The first trial of a defendant charged under Hong Kong’s national security law will go ahead without a jury over safety concerns for those who would have served on the panel, the Post has learned.
Tong Ying-kit, who is accused of riding a motorcycle into police officers during a July 1 protest last year, will instead be tried by three judges designated by Hong Kong’s leader under the Beijing-imposed legislation, according to a legal source.
The source said Secretary for Justice Teresa Cheng Yeuk-wah had earlier this month informed Tong’s legal team that her department was invoking the power to proceed with a juror-free trial, in a letter copied to the judiciary.
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Tong, 23, was charged with inciting secession and engaging in terrorism just three days after Beijing introduced the legislation on June 30, 2020.
The motorcycle involved was carrying a flag bearing the popular protest slogan “Liberate Hong Kong; revolution of our times”.
In October last year, prosecutors told West Kowloon Court that Tong’s case would be moved to the High Court, which can impose tougher sentences and where criminal trials are conducted by jury.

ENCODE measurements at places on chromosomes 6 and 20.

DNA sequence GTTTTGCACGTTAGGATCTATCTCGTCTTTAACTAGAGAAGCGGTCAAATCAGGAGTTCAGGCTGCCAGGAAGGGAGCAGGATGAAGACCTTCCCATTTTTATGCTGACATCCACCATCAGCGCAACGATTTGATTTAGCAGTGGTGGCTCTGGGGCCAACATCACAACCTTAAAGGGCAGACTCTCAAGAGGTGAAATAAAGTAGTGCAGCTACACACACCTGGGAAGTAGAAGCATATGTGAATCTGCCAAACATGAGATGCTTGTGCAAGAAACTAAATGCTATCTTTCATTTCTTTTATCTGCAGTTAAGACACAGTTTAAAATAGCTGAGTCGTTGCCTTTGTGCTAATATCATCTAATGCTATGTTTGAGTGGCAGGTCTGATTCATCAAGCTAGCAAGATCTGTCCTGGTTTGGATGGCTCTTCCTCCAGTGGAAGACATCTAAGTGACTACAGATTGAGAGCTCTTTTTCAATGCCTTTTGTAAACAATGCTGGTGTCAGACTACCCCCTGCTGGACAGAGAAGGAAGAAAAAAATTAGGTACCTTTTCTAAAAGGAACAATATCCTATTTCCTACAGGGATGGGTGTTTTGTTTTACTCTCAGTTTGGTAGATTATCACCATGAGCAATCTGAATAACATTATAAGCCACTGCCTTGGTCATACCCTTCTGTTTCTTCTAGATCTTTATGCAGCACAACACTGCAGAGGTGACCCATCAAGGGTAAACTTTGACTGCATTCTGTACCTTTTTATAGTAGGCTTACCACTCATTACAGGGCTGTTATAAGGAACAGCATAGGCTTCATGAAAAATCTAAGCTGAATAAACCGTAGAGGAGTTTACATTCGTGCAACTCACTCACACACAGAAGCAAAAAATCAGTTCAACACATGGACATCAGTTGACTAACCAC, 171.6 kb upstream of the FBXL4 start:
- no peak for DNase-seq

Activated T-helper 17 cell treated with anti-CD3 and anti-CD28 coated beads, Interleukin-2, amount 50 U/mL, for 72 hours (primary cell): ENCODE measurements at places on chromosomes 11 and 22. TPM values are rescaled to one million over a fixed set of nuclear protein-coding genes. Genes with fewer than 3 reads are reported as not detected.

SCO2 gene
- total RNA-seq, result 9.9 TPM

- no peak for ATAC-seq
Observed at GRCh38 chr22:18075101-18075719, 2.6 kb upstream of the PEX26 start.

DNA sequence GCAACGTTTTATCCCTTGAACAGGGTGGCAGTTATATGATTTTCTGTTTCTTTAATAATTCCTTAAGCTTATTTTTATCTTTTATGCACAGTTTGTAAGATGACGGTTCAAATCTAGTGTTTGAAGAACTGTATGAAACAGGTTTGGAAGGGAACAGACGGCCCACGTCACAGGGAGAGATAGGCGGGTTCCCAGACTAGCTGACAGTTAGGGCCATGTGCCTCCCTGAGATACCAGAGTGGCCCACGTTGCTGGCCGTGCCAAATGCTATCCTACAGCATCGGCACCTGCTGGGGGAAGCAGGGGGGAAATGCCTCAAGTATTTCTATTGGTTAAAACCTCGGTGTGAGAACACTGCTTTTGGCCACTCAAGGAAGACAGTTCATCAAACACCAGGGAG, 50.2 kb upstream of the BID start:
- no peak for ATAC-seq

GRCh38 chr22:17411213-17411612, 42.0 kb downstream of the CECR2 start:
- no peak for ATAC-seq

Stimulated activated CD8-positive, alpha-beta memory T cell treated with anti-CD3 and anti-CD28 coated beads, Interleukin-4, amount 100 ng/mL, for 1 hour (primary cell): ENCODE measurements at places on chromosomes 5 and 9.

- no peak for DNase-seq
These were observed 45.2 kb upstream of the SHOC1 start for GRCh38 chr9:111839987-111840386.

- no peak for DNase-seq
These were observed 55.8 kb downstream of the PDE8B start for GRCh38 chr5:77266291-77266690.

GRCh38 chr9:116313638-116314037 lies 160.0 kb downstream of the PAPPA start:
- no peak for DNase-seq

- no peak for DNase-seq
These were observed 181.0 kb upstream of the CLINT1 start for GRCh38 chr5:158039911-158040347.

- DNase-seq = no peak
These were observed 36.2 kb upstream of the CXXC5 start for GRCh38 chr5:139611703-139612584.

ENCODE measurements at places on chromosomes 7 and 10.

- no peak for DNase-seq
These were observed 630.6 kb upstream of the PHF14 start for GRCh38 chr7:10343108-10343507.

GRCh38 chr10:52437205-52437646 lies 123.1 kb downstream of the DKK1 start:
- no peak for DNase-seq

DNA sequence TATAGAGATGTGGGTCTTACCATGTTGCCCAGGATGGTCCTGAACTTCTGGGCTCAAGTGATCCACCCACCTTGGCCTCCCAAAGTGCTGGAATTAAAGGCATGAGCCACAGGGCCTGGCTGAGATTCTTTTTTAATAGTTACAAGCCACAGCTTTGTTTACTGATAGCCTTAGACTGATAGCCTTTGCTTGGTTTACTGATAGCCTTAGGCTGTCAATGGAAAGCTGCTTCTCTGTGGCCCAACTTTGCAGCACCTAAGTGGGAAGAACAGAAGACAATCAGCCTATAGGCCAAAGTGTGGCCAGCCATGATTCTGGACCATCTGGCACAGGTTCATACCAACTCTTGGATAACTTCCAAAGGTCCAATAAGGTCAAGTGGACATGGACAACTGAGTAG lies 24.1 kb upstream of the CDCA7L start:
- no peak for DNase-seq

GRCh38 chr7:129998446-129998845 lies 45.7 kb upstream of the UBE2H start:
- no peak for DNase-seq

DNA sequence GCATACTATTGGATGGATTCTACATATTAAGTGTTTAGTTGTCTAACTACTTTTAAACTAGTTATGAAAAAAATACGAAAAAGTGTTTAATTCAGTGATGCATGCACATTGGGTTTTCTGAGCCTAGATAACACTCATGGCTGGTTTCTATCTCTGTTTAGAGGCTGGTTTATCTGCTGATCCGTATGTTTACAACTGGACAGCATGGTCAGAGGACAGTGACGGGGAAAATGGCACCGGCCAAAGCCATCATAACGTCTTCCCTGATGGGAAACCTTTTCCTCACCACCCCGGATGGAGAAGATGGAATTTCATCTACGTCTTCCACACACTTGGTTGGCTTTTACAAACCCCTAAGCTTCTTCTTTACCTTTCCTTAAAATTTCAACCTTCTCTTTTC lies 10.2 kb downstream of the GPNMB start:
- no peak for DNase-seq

But at the time, the Post was told that the department had not yet decided whether to prosecute via a jury trial.
The legislation states that trials under the national security law can be undertaken without a jury for reasons relating to “among others, the protection of state secrets, involvement of foreign factors in the case, and the protection of personal safety of jurors and their family members”.
A jury is not required in those circumstances even though conviction attracts sentences of up to life imprisonment.
The Secretary for Justice has the power to issue a certificate to replace the jury with a three-judge panel. The legal source told the Post that the minister had cited the safety of jurors as a reason for doing so.
Tong has been detained in jail since his arrest in July last year, due to the higher threshold the security legislation imposes on defendants seeking bail.
His lawyers have lodged a judicial review to challenge the court’s decision not to grant him bail, but to no avail.
The no-jury element was among the legislation’s provisions attracting a cascade of criticism from legal experts – most notably from the Bar Association, the city’s barristers’ body – when the law came into force.
Critics also questioned the chief executive’s ability to designate a pool of judges to hear cases and another power granted under the law to send fugitives to mainland China for trial.
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